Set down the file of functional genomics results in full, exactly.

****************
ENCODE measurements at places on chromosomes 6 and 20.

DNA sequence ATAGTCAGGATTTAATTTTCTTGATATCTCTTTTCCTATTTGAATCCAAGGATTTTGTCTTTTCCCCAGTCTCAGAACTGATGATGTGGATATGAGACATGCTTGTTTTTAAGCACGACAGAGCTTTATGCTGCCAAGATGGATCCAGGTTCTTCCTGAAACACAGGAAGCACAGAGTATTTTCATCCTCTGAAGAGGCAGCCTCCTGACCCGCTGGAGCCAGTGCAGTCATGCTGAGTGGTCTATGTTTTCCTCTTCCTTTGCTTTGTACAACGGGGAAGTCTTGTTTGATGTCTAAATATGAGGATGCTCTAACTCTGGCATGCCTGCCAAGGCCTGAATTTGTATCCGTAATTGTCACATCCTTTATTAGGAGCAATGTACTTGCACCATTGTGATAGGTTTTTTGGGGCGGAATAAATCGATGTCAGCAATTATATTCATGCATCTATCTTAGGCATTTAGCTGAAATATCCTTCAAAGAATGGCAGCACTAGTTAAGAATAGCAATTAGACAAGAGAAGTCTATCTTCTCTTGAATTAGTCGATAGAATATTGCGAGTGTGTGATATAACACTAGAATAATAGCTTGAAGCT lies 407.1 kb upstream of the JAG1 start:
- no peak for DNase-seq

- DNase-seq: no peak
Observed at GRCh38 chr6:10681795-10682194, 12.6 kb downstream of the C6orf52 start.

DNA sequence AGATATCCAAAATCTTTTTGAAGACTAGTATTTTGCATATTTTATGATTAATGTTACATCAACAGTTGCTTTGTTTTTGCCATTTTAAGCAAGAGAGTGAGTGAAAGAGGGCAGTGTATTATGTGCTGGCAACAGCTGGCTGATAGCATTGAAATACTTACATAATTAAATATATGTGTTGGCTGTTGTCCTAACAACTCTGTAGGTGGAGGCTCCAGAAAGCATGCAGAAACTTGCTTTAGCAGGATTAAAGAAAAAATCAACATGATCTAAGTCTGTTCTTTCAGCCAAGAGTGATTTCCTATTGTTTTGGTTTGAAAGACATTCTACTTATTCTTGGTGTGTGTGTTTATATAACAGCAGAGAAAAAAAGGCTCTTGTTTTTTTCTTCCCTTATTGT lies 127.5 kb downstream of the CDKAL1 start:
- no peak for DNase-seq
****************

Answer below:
ENCODE measurements at places on chromosomes 6 and 20.

DNA sequence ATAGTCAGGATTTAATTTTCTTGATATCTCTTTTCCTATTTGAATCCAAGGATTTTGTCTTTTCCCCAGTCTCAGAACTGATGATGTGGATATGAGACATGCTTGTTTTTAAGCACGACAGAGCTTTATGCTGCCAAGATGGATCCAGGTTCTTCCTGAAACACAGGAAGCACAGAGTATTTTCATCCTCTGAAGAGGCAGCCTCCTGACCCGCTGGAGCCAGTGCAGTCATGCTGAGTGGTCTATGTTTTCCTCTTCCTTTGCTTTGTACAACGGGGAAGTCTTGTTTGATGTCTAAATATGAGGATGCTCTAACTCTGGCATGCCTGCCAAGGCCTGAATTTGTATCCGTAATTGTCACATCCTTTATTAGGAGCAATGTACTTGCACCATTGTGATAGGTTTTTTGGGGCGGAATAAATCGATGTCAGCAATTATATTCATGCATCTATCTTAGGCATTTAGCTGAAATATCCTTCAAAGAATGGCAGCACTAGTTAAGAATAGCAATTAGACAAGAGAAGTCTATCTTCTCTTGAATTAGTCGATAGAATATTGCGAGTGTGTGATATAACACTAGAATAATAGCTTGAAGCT lies 407.1 kb upstream of the JAG1 start:
- no peak for DNase-seq

- DNase-seq: no peak
Observed at GRCh38 chr6:10681795-10682194, 12.6 kb downstream of the C6orf52 start.

DNA sequence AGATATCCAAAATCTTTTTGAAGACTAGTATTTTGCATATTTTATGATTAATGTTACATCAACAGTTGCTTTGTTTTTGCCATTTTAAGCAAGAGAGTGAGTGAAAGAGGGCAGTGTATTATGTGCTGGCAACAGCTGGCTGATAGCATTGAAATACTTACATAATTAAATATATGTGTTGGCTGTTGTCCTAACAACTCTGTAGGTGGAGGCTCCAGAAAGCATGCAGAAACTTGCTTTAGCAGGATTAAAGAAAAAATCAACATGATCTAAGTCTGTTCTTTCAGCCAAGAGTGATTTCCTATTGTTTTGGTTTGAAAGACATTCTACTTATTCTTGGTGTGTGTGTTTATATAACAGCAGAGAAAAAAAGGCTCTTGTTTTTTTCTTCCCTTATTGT lies 127.5 kb downstream of the CDKAL1 start:
- no peak for DNase-seq